I was at the Devils/Canadians game last night for work. Afterwards, I shimmied my way to the locker room to grab some quotes when I saw Zach Parise sitting alone -- the reporters hadn't fully made their way into the locker room, so a lot of players were unoccupied. I asked him some questions on the game and the season he's having, and then I asked him this:
"Do you see any parallels with last year in your (as in, the Devil's) slow start?"
He seemed surprised by the question. It was, admittedly, an odd time to ask it, as the Devils are in the middle of a three-game winning streak. They're also 15-9-2, which, all things told, isn't a bad record. But I've been a Devils fan for over 15 years. I've seen good teams, I've seen great teams, and I've seen bad teams. I interpreted this team as "poor" because I know what the Devils standard is and I know most of these players and what they could accomplish together. Or, at least, I think I do.
I guess it's a corollary to the Culture of Losing. The Culture of Winning. The Devils have long been a successful franchise, and it has conditioned me to be disappointed with an above-.500 record and first place in the division if I feel they haven't been accomplished convincingly enough.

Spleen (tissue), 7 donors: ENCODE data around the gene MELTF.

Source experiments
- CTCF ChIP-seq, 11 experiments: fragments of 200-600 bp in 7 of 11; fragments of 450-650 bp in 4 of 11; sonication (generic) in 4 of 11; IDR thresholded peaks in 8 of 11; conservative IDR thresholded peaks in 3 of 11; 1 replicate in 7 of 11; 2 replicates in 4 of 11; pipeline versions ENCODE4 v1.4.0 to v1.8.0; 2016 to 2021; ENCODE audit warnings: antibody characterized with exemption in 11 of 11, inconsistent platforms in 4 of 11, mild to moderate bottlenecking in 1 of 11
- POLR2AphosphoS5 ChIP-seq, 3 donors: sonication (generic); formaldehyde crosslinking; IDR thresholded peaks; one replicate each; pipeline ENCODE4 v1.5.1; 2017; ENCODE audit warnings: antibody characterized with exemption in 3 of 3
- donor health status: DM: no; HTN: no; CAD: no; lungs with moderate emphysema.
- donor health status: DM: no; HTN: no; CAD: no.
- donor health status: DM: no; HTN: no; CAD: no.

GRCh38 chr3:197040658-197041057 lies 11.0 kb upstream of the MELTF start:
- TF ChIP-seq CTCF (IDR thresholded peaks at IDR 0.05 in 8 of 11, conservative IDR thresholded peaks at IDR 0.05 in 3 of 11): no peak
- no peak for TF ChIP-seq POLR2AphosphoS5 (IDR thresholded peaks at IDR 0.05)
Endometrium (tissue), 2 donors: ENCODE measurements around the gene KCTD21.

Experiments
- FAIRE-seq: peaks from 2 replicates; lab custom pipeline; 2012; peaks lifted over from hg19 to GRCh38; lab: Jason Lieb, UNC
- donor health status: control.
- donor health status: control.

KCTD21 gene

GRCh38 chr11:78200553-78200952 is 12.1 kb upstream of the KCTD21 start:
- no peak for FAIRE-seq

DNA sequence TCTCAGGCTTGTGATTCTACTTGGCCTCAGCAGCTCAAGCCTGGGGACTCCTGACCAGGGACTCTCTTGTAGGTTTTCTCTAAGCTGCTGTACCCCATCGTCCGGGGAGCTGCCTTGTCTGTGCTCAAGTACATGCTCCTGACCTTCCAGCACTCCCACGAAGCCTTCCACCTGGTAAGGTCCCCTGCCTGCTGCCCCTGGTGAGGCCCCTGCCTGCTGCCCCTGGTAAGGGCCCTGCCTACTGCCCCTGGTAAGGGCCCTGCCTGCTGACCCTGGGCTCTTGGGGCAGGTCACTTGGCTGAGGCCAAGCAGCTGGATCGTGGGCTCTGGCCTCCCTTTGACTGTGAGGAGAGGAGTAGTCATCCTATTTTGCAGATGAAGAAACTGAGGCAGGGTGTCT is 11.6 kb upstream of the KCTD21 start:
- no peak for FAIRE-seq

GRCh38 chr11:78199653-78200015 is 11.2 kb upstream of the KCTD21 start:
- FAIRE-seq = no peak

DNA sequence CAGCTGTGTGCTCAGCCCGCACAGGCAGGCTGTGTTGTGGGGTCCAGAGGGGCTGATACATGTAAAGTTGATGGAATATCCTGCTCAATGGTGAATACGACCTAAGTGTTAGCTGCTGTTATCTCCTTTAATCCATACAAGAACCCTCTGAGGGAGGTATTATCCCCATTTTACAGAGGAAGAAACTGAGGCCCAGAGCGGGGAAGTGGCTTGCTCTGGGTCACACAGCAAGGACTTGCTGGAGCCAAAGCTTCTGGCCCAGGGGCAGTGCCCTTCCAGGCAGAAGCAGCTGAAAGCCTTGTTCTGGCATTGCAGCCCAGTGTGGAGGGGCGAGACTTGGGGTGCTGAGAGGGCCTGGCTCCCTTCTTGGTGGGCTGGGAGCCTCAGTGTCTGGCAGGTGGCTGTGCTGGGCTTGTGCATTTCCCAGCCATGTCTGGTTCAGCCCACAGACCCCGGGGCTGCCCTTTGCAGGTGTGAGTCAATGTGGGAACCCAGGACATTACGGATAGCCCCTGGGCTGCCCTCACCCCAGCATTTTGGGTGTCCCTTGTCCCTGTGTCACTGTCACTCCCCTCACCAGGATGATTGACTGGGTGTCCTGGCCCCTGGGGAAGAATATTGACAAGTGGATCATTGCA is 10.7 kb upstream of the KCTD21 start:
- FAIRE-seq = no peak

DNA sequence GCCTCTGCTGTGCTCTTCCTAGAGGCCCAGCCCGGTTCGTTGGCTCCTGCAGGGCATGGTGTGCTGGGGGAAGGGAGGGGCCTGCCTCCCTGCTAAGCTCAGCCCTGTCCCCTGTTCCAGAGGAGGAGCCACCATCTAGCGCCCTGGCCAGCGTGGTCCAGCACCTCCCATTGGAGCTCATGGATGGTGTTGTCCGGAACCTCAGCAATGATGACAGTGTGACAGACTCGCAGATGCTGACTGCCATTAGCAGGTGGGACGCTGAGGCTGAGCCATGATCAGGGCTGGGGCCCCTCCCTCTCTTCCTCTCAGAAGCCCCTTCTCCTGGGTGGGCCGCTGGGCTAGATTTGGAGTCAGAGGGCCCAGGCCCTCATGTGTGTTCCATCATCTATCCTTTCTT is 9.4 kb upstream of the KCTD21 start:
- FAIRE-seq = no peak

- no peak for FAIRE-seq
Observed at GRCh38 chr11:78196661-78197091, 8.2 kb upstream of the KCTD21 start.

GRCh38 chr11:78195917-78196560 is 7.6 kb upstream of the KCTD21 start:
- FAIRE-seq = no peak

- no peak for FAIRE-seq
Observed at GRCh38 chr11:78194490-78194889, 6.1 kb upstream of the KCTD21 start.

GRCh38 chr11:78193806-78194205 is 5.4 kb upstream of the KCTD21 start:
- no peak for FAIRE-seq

Is it unfair of me? Probably. Actually, yes. It definitely is unfair of me. We get so tied up in our own fervor that we forget to observe our team objectively. It's the Bad Call Syndrome. Every call against our team is a bad one, a sign that the referee is partial. Television analysts all hate our team for refusing to give credit where it may or may not be due. The entire league is against us. We can't see our teams realistically.
We have to view our teams through this season's lenses only, because each year is mutually exclusive. This year, the Devils are in first in their division and are well over .500. And that's pretty good. We also need to allow for a series of ebbs and flows throughout that season, because no team is going to go 82-0 (or 162-0, or 16-0). There's still a lot of hockey to be played, and the fact that the next nosedive or surge to the top could be right around the corner is what makes sports exciting. Fans only want the good, unaware of the fact that, like in life, you have to take the good with the bad. Even if it's not really that bad, after all.